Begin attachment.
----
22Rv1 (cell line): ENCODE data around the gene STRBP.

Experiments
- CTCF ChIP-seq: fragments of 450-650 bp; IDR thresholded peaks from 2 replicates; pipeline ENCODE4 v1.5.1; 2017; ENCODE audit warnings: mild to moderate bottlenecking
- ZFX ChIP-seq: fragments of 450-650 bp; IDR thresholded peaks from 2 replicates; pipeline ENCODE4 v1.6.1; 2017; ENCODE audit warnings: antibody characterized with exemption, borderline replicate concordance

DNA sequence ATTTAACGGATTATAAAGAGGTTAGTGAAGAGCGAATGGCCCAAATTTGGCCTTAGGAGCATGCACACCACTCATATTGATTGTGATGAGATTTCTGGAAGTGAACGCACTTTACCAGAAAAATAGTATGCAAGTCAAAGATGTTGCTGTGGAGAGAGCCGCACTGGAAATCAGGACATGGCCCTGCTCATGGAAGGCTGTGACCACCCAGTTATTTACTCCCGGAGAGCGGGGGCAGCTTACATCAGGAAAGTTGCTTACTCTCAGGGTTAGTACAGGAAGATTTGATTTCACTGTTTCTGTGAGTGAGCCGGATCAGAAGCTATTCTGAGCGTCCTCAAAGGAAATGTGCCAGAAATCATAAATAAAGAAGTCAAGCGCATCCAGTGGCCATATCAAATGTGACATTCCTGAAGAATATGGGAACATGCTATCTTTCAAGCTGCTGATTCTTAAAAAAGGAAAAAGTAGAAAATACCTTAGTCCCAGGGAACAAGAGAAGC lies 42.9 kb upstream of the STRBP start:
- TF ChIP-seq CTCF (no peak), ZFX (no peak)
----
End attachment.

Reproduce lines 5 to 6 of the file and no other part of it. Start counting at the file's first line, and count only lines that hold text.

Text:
DNA sequence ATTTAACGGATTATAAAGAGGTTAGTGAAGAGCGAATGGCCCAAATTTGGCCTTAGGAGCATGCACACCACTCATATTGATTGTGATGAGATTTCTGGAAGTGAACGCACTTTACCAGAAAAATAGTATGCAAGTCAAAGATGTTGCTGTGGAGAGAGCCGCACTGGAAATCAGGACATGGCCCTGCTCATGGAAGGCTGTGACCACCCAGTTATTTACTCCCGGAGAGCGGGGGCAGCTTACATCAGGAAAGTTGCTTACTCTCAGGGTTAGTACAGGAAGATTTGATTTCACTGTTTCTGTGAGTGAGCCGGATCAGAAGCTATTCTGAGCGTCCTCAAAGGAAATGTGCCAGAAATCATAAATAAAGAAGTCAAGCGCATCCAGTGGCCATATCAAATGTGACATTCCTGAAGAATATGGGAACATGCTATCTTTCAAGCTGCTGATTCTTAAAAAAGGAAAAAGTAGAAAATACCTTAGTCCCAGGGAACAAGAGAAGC lies 42.9 kb upstream of the STRBP start:
- TF ChIP-seq CTCF (no peak), ZFX (no peak)